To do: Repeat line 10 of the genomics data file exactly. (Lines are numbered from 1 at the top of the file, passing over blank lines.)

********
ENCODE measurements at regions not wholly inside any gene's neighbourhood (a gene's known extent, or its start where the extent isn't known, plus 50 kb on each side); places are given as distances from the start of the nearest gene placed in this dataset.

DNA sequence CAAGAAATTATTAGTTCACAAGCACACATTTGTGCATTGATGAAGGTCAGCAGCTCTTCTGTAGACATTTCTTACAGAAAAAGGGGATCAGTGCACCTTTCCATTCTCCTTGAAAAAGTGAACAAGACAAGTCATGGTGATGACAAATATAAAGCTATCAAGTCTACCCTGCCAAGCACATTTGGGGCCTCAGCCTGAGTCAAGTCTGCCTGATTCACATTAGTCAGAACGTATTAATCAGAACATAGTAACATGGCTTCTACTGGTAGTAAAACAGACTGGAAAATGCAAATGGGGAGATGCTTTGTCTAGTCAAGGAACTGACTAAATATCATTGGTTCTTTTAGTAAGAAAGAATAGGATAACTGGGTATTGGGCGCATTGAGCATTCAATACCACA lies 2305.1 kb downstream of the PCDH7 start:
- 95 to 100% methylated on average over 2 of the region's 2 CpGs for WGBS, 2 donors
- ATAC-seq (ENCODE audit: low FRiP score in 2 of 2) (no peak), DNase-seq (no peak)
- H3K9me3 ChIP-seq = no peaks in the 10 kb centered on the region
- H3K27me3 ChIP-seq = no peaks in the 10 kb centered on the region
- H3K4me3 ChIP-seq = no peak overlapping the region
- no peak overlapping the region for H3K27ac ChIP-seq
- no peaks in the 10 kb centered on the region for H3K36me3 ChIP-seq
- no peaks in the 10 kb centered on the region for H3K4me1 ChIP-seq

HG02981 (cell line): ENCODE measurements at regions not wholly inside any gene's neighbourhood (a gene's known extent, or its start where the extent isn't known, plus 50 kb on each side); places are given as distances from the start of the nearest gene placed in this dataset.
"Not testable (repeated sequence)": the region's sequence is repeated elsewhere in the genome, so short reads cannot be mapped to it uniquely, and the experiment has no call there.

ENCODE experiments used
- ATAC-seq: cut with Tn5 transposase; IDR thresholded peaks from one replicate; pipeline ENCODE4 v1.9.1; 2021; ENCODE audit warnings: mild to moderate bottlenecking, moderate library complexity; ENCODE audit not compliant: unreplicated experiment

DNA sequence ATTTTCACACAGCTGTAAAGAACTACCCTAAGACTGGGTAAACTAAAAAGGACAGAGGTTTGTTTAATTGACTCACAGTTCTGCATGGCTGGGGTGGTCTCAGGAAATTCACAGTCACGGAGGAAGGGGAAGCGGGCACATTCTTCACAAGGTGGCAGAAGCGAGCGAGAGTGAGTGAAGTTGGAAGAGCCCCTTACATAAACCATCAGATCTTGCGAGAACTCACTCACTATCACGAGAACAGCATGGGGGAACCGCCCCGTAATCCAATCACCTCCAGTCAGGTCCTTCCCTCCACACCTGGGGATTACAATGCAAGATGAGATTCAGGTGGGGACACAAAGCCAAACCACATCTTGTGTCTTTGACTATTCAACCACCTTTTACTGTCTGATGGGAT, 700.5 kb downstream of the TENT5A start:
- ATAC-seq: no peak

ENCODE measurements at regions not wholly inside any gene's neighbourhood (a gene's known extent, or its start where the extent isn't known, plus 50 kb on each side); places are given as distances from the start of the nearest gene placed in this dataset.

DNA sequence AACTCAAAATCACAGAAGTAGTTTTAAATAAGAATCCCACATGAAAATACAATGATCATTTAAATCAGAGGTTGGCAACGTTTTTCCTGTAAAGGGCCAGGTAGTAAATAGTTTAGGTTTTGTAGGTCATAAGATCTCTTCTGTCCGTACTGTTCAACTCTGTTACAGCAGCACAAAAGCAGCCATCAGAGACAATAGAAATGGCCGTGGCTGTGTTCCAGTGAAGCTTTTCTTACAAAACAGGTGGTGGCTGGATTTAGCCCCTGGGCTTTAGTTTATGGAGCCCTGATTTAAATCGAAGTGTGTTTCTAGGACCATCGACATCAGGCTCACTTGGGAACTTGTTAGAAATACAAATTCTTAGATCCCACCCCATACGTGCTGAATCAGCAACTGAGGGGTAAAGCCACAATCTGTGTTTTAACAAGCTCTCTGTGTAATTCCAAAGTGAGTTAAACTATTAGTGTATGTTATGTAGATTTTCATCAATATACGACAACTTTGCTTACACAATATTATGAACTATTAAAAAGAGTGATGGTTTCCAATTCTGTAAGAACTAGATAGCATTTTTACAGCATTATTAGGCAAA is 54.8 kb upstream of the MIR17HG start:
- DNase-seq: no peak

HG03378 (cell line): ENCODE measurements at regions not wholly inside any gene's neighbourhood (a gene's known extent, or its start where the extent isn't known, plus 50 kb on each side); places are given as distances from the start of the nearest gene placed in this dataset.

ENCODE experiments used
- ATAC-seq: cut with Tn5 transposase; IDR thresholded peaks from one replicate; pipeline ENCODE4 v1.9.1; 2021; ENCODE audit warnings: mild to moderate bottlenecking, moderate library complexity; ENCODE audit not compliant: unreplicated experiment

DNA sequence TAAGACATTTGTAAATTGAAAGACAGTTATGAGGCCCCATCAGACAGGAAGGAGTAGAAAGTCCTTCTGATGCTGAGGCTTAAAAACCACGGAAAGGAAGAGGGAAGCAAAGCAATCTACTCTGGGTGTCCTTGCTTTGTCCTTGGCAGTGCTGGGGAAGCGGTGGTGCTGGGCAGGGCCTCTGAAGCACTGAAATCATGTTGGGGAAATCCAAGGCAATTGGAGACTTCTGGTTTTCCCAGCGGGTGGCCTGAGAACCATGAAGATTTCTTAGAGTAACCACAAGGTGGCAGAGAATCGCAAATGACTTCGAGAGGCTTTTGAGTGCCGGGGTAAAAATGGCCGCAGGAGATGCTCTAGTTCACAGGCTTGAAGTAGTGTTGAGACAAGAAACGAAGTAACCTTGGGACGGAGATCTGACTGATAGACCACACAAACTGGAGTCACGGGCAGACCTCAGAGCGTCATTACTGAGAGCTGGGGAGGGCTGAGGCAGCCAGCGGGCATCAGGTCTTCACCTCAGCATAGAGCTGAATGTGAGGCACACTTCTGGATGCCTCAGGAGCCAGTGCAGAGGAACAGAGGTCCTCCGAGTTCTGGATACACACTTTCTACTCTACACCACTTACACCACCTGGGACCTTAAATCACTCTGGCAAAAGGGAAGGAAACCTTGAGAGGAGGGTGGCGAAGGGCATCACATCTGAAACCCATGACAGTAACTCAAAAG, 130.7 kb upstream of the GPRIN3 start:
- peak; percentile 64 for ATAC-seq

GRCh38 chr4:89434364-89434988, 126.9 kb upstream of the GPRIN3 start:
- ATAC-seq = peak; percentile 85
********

- no peaks in the 10 kb centered on the region for H3K4me1 ChIP-seq